Flashback Friday #15

Cape Town Revisited

When I met my OH in 2002 we each had a different favourite city in the world, which the other had not visited, so we made a promise to see each place together. In 2005 I went to Vancouver, his choice, and a very good one too, this is the story of my choice – Cape Town, South Africa at Easter in 2008.

I lived in Cape Town, on and off, between 1973 and 1984 and fell in love with this beautiful city. I was eager to return with my (new) husband to show him my favourite parts. It had been over eight years since my last visit to the Mother City and a lot longer since I had travelled along the Garden Route, so I was keen to explore old and new places and show him what I thought made this the best city in the world. On arrival at the politically neutral named Cape Town International airport we picked up the VW Polo hire car and drove to our first destination in Constantia. We were staying in a lovely, welcoming bed and breakfast close to the beautiful Kirstenbosch National Botanical Gardens.

Lily

The only slightly off-putting aspect was the electric fencing surrounding the property and the guard at the entrance of the electronic gates. Oh, how things have changed, and not necessarily better for anyone. I was concerned that this might put my husband off. He already had some misgivings about visiting the country because of its notorious crime rate. Seeing the neighbourhood covered in ‘Armed Response’ signs wasn’t going to appease him.

The weather on the other hand was perfect with azure blue skies, a soft, gentle breeze and it was pleasantly warm. Having unpacked in our large bright bedroom, overlooking gardens to the front and rear, we strolled up to Kirstenbosch to stretch our legs after the long flight from London, via Windhoek and get some well-needed sunshine.

sunbird

This botanic garden is so tranquil and the backdrop of Table Mountain is so dramatic I could have stayed here for the entire trip photographing the many spectacular proteas and sunbirds. It became a regular evening walk during our stay.

Table Mountain
Table Mountain from Kirstenbosch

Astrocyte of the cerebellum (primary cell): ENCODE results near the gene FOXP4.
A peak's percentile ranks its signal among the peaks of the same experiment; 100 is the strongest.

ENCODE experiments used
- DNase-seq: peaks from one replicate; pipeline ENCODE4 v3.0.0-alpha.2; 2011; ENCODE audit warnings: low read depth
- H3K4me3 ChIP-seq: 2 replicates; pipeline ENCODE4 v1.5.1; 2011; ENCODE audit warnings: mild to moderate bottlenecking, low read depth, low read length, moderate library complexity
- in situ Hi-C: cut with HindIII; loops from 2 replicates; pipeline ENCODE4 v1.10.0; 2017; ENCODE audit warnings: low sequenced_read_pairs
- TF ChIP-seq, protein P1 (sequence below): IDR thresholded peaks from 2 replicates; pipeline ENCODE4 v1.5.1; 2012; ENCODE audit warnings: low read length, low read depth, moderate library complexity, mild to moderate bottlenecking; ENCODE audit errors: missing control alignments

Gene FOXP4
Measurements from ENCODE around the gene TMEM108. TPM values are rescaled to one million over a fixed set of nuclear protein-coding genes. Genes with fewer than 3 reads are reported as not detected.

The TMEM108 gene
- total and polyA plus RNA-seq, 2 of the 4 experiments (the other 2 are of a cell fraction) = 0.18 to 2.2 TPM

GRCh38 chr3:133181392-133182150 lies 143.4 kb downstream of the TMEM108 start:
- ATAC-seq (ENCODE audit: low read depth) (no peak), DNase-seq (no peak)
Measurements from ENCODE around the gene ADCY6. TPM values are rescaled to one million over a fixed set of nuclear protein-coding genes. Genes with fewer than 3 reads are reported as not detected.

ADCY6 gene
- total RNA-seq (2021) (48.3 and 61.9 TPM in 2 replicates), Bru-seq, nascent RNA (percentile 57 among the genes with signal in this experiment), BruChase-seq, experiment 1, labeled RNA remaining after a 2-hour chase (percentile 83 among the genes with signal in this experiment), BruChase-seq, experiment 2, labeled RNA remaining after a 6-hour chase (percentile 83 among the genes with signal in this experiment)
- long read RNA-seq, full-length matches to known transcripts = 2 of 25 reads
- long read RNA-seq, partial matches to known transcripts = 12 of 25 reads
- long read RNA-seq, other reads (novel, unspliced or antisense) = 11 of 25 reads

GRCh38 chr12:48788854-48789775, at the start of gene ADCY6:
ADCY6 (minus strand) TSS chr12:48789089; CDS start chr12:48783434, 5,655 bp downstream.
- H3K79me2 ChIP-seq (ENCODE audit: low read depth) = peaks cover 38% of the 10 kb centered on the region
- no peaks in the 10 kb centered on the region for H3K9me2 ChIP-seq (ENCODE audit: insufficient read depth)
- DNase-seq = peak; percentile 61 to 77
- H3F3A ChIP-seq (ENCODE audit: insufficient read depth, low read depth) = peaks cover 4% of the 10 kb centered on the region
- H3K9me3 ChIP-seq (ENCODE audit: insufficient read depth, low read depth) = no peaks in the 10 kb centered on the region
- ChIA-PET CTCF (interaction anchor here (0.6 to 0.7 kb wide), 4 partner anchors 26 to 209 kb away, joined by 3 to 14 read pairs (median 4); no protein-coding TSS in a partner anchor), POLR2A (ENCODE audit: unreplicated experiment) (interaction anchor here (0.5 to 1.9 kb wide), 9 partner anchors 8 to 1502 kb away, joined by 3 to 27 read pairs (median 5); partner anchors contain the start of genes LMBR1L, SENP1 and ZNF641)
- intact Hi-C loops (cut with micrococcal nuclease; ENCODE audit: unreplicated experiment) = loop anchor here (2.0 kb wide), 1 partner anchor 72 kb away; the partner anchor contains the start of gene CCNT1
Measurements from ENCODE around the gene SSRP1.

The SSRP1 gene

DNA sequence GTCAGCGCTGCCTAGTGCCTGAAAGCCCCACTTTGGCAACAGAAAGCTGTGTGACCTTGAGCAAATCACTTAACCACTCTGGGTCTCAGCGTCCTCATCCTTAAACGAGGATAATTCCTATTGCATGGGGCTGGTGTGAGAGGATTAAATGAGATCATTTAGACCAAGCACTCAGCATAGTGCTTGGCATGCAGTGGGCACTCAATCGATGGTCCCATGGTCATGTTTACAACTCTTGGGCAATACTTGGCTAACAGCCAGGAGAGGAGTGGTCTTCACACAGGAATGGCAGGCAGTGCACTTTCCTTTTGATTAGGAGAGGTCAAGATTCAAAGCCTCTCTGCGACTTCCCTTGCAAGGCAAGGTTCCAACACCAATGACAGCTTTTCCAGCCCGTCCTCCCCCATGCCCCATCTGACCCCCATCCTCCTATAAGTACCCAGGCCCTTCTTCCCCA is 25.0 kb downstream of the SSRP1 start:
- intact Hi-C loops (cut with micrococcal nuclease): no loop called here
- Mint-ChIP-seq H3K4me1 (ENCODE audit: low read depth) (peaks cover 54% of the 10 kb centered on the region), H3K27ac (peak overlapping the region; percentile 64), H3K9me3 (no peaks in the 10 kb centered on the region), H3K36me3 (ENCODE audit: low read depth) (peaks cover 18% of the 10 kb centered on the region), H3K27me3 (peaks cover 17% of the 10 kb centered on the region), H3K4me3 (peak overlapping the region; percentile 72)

Later we drove over Constania Nek and down to Hout Bay and along the coast road to Llandudno hoping to see a decent sunset, but cloud on the horizon put paid to that idea. As we drove back to the B&B we called in for a meal of Kingklip, a firm white, buttery, local fish and chips at the Constantia Nek Hotel and Pub.

City Tour
A South Westerly brought in rain, wind and cloud overnight, but it brightened up over breakfast which was excellent – fresh fruit salad and yoghurt, cooked breakfast with choice of eggs, multi seeded bread and good coffee.

Cape Town City Hall
City Hall

We drove into the city and parked in the eerily empty Grand Parade, where the Italianate City Hall is located, and made our way along Adderley Street for a wander through the Government Gardens or ‘Company’s Gardens‘ as it is also known. The pedestrianized tree-lined Government Avenue links the top-end of Adderley Street to Orange Street where you will find the famous Mount Nelson Hotel, “Cape Town’s famous pink hotel”, with her distinctive blush-tint and English High Teas. Tea at the ‘Nellie’ (as it is fondly referred to by locals) starts at 2.30 pm and runs until 5.30 pm. (And where I actually worked when I first arrived in Cape Town back in 1973).

The grey squirrels which inhabit the trees lining Government Avenue are a delight, though this one isn’t really sticking his tongue out.

Cheeky Grey Squirrel
Cheeky Grey Squirrel

They were introduced by Cecil Rhodes in 1890. These are larger than their European counterparts and the Garden’s oak trees and plenty of water channels offer a perfect habitat.

They are fairly habituated to humans and will eat out of your hand,  you can find someone to sell you a packet of peanuts with which to feed them. However, the downside is that you may also see huge rats. It has its own rose garden, aviary and fish-pond. In fact they used to sell off some of the fish from here when they got too big or too many, though I don’t know if that practice still occurs.

Also within the Gardens is the ‘Tuynhuys‘ which is used by the President on state occasions (and not open to the public), the neo-classical designed ‘Houses of Parliament’ with its distinctive red brickwork and impressive porticoes with extravagant Corinthian capitals, the ‘Delville Wood Memorial’ and the ‘Rutherfoord Fountain’

Tuynhuis
Tuynhuis, Gardens, Cape Town

This area is known as ‘Museum Mile’ in that the vast majority of Cape Town’s museums are concentrated into the same small space around Government Avenue including the South African Museum and National Gallery.

Iziko Slave Lodge - Cultural History Museum
Iziko Slave Lodge – Cultural History Museum

The Iziko Slave Lodge lies just outside the entrance on the corner of Adderley Street and Wale Street and is now a Cultural History Museum. Close by in Greenmarket Square you will find another museum in the Old Town House.

Greenmarket Square
Greenmarket Square Flea Market

We strolled along to Greenmarket Square where a flea market is held, but found that rather disappointing as there were only a few African craft stalls present and all selling the same objects (wood or soapstone animals, wire and bead ornaments, masks etc.) which to be honest looked mass-produced. The city centre was a bit like a ghost town with hardly anyone about and it felt a little unnatural. My last visit to the city was in December 2000 and it had been much livelier with buskers and shoeshine ‘boys’ so I can only assume that Sunday is not the best day to venture into the centre. Continue reading Flashback Friday #15